|A protester wears a gas mask and carries an American flag during a rally in response to Michigan's coronavirus stay-at-home order, at the State Capitol in Lansing, Mich., Thursday, May 14. AP|
By Emanuel Pastreich
I have been a teacher for most of my career, teaching at university level, but also for high school, starting in 1998 at the University of Illinois, Urbana-Champaign. My specialty has been East Asian studies, covering the cultures and histories of Japan, China and Korea. More recently my writings have expanded to cover contemporary politics, security, technology and economics.
I made up my mind early on that as Asia became more central in the international community it would be critical for the next generation (which I thought of as people like me back then) to have a deep understanding of Asia and to be able to engage with Asians with at least the same level of sophistication that Asians have when engaging with us.
I also spent part of my career in Japan and Korea and that experience not only gave me understanding of what the United States needs to do to respond to a new world, but it also allowed me to see our country with greater clarity from the outside.
As president of the Asia Institute in Washington, D.C., a think tank that conducts research and holds discussions on diplomacy, security and economic issues, I work to help Americans understand Asia accurately. I do so with a minimum budget, working with those committed to the truth, not to security big budgets.
I could see from January this year in Washington, D.C., that the entire federal government had shut down and that a dangerous cloud of uncertainty had descended over the institutions that determine our future.
It was also clear to me that the current political system is incapable of addressing any of the serious challenges facing the United States, whether climate change or the concentration of wealth, the global arms race or the negative impact of technology on our lives.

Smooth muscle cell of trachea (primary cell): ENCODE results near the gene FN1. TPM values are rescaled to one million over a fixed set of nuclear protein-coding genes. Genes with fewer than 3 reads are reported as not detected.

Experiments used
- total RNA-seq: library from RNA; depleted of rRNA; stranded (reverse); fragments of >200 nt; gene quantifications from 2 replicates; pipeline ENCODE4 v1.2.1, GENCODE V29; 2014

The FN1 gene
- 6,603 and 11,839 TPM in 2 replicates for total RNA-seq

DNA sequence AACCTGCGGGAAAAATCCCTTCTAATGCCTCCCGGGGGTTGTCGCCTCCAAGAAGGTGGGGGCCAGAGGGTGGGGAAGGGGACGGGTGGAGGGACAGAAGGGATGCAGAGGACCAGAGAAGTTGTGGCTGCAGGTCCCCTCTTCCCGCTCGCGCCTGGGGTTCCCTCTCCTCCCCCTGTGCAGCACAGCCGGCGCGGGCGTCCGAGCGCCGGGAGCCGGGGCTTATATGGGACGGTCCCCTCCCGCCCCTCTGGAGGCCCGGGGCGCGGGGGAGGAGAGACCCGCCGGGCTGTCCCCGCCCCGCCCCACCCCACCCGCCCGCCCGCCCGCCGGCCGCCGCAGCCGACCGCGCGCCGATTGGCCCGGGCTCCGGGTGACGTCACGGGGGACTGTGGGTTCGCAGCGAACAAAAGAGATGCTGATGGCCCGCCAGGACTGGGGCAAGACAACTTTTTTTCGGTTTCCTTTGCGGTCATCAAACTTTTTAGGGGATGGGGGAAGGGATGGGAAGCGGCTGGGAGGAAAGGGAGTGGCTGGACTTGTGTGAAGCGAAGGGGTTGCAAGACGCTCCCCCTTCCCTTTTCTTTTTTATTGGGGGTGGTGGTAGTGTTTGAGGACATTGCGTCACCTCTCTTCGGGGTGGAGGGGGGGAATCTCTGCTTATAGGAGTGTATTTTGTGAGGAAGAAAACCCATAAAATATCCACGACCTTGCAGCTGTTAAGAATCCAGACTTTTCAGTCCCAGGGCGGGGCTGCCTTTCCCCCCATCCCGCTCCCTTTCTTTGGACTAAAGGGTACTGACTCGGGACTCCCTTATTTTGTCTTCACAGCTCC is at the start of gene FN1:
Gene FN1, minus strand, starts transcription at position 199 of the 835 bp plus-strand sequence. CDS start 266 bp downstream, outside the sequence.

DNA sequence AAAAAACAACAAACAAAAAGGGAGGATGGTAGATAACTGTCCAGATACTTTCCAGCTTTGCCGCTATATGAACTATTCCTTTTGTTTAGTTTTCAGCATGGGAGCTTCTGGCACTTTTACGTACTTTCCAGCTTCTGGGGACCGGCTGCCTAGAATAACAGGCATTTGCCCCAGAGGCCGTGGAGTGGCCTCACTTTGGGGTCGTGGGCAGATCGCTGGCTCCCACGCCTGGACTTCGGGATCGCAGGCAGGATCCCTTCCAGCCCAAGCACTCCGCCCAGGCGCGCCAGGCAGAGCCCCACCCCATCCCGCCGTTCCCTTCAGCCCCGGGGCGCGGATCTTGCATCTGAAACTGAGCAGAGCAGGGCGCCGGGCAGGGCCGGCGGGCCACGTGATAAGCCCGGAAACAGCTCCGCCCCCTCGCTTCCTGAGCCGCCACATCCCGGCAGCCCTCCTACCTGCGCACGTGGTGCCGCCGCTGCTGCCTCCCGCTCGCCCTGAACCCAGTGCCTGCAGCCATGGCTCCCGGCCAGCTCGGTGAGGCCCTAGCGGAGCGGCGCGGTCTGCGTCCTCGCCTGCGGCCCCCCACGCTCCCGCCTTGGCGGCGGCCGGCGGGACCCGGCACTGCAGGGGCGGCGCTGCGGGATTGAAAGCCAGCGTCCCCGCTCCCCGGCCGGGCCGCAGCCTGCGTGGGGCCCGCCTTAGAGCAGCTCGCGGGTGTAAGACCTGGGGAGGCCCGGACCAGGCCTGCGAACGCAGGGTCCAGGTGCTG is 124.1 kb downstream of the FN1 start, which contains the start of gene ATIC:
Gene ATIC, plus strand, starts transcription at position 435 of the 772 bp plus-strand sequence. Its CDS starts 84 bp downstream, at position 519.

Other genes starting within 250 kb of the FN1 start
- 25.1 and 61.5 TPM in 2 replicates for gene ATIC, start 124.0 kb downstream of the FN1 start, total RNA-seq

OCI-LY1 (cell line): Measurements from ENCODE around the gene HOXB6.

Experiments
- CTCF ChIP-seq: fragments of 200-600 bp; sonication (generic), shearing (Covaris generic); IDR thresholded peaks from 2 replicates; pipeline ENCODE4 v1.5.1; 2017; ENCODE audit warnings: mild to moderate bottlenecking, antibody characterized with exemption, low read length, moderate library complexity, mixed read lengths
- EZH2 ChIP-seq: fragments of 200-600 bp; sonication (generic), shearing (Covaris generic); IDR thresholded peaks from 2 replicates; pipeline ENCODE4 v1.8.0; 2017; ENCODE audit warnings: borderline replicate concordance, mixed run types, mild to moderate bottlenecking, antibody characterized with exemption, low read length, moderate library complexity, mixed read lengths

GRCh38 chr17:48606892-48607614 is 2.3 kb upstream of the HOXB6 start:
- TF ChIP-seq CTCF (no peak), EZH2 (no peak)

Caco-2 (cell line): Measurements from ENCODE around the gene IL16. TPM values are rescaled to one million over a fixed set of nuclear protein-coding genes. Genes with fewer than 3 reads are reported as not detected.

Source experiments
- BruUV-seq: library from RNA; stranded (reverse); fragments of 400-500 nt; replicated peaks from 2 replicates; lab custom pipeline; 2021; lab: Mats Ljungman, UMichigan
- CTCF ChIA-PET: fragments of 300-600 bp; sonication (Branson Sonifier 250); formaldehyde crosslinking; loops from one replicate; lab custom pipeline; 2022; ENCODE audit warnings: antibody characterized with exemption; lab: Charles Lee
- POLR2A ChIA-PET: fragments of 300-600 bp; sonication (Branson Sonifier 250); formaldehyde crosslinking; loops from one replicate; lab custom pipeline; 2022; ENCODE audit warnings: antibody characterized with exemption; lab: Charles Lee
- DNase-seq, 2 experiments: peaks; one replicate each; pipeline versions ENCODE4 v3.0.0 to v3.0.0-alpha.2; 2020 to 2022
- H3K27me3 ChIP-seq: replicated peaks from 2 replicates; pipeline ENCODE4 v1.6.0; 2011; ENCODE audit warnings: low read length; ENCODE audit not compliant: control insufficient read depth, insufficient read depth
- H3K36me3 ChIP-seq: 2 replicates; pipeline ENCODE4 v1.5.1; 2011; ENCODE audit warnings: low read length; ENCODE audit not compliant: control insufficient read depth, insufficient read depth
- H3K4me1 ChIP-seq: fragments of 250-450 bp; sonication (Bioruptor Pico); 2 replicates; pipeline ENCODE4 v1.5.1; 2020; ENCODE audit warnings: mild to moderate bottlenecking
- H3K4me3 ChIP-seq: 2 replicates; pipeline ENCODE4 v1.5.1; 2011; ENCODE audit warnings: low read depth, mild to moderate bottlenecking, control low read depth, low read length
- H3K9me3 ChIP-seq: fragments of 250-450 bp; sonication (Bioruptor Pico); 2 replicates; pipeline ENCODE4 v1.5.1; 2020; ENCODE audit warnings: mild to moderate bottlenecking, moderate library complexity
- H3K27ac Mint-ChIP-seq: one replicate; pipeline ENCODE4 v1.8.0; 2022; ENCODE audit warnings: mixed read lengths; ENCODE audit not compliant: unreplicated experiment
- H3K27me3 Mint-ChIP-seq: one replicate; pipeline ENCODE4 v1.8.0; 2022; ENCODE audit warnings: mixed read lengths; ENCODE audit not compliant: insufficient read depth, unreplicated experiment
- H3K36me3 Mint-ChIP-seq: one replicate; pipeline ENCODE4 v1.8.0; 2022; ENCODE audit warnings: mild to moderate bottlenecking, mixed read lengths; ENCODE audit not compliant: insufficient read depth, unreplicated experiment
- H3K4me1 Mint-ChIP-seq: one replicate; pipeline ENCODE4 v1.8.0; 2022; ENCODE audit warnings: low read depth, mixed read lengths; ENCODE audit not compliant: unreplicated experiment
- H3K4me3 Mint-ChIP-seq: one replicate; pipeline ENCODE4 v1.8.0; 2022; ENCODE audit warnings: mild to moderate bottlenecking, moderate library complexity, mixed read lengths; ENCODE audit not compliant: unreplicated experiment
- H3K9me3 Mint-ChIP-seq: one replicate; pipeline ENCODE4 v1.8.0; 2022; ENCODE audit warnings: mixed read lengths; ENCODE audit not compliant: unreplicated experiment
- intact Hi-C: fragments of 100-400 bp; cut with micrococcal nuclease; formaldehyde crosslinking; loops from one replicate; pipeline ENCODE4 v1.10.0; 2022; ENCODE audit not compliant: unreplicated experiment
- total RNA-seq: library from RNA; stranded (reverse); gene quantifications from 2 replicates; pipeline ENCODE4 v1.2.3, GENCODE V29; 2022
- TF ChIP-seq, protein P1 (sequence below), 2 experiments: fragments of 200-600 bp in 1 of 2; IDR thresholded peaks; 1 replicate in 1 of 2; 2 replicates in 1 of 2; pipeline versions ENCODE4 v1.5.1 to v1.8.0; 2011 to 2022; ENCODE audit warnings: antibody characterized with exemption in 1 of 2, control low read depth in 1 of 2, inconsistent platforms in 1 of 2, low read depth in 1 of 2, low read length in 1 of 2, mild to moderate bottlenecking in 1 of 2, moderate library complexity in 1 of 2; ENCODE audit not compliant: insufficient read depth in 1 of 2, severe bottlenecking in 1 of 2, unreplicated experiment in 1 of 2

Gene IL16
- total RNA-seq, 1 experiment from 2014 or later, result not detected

I looked around at the politicians, not just candidates for president, but others too, and it was crystal clear that those politicians have fallen into empty rituals, the repetition of phrases like magic incantations, and that we are no longer engaged in a dialogue with citizens about ethical issues, about science or about the future.
This political culture is not only disturbing, it is frightening. I could see signs even in January that the entire federal government was marching forward toward unmitigated catastrophe.
I decided to declare myself a candidate for president because there were no candidates out there, even among the minor parties, that were addressing seriously the challenges of our age.
I drafted my declaration over a period of several weeks with the conviction that nothing could be done in the United States unless we worked outside of the established system, and that only an independent candidate would be capable of moving the country in a healthy direction.
When I mentioned this idea to my friends, most immediately responded that unless one has high media exposure, lots of funding from corporations and deep connections in political parties, there is no way you can run for president, or for Congress, or even for local government.